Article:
For many advanced analytics use cases, machine learning is a tool that boosts data scientists’ productivity and can uncover hidden patterns that even the best data scientists may have overlooked. Machine learning models can enable analytics algorithms to learn from fresh feeds of data without constant human intervention and without explicit programming. The approach allows data scientists to train a model on an example data set, and then leverage algorithms that automatically generalize and learn both from that example and from fresh data feeds.

Spark also provides a scalable machine learning library (MLLib) that consists of common learning algorithms, utilities and APIs. Chief among these components are classification, collaborative filtering, dimensionality reduction, clustering and regression and underlying optimization primitives. These algorithms grow increasingly effective as the data accessed by Spark tools scale in volume, velocity and variety. Many Spark machine leaning applications—ranging from speech and facial recognition to clickstream processing, search-engine optimization (SEO) and recommendation engines—may be described as “sense-making analytics.” These applications involve continuous monitoring of feeds whose semantic patterns, context and importance need to be inferred from the stream.

The sense to be auto-extracted from streams, through the Spark MLLib, may be any blend of mobile, social, clickstream, sentiment and other statistical patterns. As such, Spark’s machine learning tools can offer a fundamental toolset for building a Smarter Planet that can sense and react to dynamic, distributed patterns—for example, terrorist activity, disaster response, weather conditions, traffic congestion and energy grids.

Spark applications

Clearly, Spark’s potential applications are wide ranging. Conceivably, many creative blends of social data analytics, mobile data analytics, Internet of Things data analytics and other advanced, leading-edge big data frontiers may benefit from Spark.

However, there’s no fixed cookbook or decision tree to follow in sifting through the field of potential applications. Data scientists simply need to keep their minds open to new Spark possibilities. For example, Spark is geared for high-performance, sensor-driven Internet of Things applications of all types.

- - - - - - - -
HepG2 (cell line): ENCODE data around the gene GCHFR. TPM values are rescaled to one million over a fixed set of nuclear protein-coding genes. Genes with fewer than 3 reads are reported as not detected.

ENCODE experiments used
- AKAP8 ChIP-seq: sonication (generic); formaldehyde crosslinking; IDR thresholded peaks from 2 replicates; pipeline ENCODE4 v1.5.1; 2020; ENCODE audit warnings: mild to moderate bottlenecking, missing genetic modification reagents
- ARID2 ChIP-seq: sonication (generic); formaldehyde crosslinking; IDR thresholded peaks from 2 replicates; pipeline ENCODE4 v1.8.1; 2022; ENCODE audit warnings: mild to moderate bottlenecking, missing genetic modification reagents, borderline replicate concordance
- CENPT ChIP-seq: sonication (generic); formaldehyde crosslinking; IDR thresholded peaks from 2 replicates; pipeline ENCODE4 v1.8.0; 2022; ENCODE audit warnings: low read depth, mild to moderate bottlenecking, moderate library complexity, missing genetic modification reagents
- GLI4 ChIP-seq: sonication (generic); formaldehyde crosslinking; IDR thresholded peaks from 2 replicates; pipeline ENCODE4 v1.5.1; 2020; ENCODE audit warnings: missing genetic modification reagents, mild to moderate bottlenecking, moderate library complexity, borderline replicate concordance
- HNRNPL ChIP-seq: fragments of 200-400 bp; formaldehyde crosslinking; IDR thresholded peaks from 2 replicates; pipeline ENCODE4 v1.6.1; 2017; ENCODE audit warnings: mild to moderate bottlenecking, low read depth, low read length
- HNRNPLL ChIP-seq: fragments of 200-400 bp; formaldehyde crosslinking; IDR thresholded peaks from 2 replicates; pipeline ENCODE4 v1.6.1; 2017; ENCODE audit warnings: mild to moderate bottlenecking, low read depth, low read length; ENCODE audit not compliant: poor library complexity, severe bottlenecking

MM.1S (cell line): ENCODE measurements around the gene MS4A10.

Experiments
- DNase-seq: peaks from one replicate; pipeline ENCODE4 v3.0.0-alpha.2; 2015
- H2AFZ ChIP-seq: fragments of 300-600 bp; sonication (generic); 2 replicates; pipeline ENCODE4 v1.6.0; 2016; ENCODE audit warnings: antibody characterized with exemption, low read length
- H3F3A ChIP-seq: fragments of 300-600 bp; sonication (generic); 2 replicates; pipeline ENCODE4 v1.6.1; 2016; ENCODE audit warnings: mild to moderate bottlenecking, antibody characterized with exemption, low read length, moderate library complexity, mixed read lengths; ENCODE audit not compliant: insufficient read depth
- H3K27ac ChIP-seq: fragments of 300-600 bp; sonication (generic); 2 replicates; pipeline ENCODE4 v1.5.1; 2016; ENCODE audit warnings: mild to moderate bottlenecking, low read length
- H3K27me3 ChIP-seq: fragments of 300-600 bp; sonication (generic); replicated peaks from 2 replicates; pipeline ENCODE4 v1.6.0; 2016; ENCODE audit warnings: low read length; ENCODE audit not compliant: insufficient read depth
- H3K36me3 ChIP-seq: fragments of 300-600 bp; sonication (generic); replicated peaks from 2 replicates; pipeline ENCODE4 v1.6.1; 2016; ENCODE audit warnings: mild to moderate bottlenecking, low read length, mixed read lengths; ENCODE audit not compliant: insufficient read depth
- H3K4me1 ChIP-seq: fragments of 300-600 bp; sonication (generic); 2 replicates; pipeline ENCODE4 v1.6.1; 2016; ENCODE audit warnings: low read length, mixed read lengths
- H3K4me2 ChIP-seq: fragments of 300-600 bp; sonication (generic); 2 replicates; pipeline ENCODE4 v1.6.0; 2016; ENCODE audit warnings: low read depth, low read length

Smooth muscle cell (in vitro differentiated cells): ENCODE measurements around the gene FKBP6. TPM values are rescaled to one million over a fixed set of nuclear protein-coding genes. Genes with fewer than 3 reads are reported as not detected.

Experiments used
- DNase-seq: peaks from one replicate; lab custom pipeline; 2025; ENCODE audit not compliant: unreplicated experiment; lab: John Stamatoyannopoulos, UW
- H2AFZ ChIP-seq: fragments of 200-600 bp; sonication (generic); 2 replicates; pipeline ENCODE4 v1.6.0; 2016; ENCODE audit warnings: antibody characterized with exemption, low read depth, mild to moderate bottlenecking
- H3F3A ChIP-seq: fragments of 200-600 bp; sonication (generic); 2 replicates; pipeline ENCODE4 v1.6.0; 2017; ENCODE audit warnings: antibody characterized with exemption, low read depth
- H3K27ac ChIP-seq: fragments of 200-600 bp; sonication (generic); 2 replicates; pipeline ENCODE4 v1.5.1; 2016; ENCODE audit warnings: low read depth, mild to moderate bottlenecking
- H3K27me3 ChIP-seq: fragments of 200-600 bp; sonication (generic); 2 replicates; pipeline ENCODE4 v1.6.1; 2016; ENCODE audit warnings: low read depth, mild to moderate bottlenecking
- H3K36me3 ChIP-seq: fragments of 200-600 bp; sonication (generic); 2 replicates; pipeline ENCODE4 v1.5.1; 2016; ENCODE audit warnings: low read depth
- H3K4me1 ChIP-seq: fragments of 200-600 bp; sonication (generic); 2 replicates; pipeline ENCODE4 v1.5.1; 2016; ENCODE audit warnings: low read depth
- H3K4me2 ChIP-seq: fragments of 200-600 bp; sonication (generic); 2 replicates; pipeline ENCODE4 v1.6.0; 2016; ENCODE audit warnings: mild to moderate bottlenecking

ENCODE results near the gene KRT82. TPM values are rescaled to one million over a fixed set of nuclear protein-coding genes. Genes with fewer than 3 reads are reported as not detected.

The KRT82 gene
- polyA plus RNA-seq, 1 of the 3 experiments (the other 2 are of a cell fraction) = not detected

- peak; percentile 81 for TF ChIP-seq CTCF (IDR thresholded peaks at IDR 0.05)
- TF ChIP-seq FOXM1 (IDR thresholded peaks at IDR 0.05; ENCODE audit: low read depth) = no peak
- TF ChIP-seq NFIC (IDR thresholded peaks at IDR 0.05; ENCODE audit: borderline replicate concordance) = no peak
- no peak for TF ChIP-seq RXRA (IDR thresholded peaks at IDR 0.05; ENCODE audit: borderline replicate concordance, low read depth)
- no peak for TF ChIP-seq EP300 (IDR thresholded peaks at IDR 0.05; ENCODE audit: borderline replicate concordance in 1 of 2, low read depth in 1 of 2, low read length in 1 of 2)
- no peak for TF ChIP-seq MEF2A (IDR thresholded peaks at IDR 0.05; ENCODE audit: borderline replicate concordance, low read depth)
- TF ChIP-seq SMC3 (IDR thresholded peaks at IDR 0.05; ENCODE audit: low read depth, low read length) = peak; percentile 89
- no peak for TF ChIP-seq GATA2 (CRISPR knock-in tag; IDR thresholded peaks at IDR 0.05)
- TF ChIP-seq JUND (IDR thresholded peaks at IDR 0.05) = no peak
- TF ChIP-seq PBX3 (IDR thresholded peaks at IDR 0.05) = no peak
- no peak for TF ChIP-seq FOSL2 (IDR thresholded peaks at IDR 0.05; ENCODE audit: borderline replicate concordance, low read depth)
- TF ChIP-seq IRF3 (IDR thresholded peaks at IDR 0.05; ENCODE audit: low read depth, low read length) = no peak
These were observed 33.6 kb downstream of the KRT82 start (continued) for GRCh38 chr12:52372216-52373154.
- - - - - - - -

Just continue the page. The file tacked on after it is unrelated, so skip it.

Consider that every iPhone contains an accelerometer, which is the internal sensor that gauges the phone’s movement and tilt, and thereby automatically adjusts the orientation of how it renders the interface to the end user. Accelerometer-sourced data is very important both locally on the device—as in iPhones—and for location intelligence on the device. The data supports dynamic functions such as rendering and navigation and, through the Internet of Things, these and other services that drive real-time personalization, contextualization, experience management and the location intelligence. When parsing these accelerometer-fed Internet of Things applications down to their constituent data and analytics plumbing, you arrive at this set of Spark capabilities: 

  • iPhone data in in-memory analytics: The stringent real-time nature of in-motion applications demands that most data caching, storage and processing be done at RAM speed—both on the Internet of Things endpoints themselves and in the Internet of Things cloud that serves them.
  • iPhone data in streaming analytics: The requirement for continuous low-latency acquisition, transmission and analysis of accelerometer and other device-level machine data demands stream computing infrastructures that can execute massively parallel, machine-learning algorithms throughout a distributed fabric.
  • iPhone data in graph analytics: The need for contextualization of accelerator and other device-level sensor data in geospatial, behavioral, event, interest, experience and social graphs requires a data fabric that can process complex edge-and-node graph data structures.

This high-performance, sensor-driven Internet of Things application [OK? Otherwise, please clarify the ambiguous pronoun] is a low-hanging fruit project for Spark to make a real difference in the fabric of a mobile, connected and global society. Not surprisingly, a creative data scientist in France is already hard at work applying Spark in a project to develop smartphone-user, physical-recognition algorithms that leverage Internet of Things data in real time. I’d be surprised if others everywhere are not doing equally brilliant work using this and other data to deliver unprecedented new mobility and Internet of Things applications.

Spark sparks imagination. Please let us know what disruptive innovations it can unleash in your organization. And if you’re hungry for more information on Spark, get started learning Spark today, by registering for Spark Summit in San Francisco, California, June 15–17, 2015.